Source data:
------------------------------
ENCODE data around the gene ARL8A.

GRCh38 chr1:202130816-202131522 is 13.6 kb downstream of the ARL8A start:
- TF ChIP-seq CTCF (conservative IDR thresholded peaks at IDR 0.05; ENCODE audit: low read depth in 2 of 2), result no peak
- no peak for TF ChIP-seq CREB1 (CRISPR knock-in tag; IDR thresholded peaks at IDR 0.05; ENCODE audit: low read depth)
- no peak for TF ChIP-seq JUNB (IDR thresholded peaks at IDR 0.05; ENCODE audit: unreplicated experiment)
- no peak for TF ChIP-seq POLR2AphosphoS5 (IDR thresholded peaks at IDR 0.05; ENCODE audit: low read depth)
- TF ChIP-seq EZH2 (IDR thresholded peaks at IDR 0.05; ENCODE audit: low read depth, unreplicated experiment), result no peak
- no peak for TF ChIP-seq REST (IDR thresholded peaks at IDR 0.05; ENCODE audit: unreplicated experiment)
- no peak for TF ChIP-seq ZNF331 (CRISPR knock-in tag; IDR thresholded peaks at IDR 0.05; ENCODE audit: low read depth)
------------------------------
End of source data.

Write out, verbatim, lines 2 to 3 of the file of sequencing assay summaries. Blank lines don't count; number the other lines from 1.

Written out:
GRCh38 chr1:202130816-202131522 is 13.6 kb downstream of the ARL8A start:
- TF ChIP-seq CTCF (conservative IDR thresholded peaks at IDR 0.05; ENCODE audit: low read depth in 2 of 2), result no peak